We never know everything, says Jonna Bornemark, philosopher and author of the book Horisonten finns alltid kvar (The horizon always remains). She explains:
“Far on the horizon is an island, and I can go to, and get a lot of knowledge about, that island, but the horizon always remains. And that means there may be a new island, and then I can row there and gain knowledge of that island, but the horizon always remains. Not-knowing never goes away. Living as a human is being within the horizon of not-knowing.”
Realizing and admitting your ignorance gives you power. And it gives birth to amazement.
All knowledge begins with amazement. Something the ancient Greeks have already said. Or to be more precise that ancient Greek, the philosopher, Aristoteles. Amazement begins with curiosity, where you willingly admit that you don’t already know, and where you are open to being fascinated by the way things are. Knowledge raises new questions. Let it! That’s how your knowledge grows.
Amazement, the dictionary tells us, is the child of Wonder and Surprise. Amazement is the polar opposite of “I already know that, and so I’m not curious about it”. We become amazed when we choose to see the greatness in the things that surround us.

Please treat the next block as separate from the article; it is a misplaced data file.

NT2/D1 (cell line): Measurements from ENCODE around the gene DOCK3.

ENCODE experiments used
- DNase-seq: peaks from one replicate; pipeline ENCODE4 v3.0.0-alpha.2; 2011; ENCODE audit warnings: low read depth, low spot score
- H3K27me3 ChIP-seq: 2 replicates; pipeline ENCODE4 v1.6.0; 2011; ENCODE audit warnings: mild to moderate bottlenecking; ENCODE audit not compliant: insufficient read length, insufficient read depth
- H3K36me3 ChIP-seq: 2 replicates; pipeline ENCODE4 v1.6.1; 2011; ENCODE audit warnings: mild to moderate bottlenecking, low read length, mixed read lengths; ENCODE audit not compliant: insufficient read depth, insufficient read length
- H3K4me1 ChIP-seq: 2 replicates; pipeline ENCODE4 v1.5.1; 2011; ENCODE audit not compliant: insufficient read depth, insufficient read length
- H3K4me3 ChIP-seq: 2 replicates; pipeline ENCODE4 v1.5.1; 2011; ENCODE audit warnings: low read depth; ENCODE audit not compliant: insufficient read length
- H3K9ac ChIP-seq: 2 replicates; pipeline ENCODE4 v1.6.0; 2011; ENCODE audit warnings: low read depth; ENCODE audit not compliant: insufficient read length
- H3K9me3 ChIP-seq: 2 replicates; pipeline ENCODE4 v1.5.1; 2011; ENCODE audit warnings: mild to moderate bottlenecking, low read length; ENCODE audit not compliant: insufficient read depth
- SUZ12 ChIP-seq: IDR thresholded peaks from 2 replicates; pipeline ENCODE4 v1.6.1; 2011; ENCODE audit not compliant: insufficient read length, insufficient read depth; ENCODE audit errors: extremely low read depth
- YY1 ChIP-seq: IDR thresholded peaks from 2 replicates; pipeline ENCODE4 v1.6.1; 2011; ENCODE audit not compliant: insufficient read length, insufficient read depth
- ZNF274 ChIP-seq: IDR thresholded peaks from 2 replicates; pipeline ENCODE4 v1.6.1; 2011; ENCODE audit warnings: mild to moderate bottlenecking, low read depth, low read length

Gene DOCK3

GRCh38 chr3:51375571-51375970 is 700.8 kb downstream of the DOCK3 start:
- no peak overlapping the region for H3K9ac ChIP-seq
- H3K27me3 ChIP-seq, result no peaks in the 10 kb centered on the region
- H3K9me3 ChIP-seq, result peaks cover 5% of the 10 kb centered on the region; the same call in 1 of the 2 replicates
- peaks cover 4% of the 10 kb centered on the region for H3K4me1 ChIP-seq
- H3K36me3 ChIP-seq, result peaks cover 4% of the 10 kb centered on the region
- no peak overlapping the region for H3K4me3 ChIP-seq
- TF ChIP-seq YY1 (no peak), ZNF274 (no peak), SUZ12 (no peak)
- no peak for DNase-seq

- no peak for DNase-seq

“Oh, shit to the power of a thousand.”
That’s amazement according to Bodil Malmsten 👆
Whether big or small, amazement is a tad overwhelming. It expands your mind, makes you feel like you’re part of something bigger, and that in turn makes you look outwards instead of inwards. Research also shows that amazement can reduce stress, suppress inflammation, and make you think in new, more creative ways. Amazement is, said the poet Bodil Malmsten: “Oh, shit to the power of a thousand.”
Amazement is free and requires nothing more than that you decide to be open to be amazed. As a copywriter, you can approach your assignment with curiosity. You will hopefully or most likely be amazed. Talk to the founder of the company, visit the factory, follow the salesperson on customer visits, talk to (and really listen to) 3 of the customers, feel and squeeze the product, read articles, reviews, watch videos and look at artwork related (or not related) to the product. Take in knowledge with all your senses. Be amazed and awed. Be awestruck. Because awe is, as the author Göran Rosenberg so wisely said, “one of the few things you are happy to be struck by”. Or as story coach Katrin Sandberg, author of the book Förundranseffekten (The Amazement Effect), captures it:
“Never underestimate the power of goosebumps.”
So let’s begin by getting acquainted with the most important human being in your work: your reader.
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Wanna see more from inside The Copy Book? 👇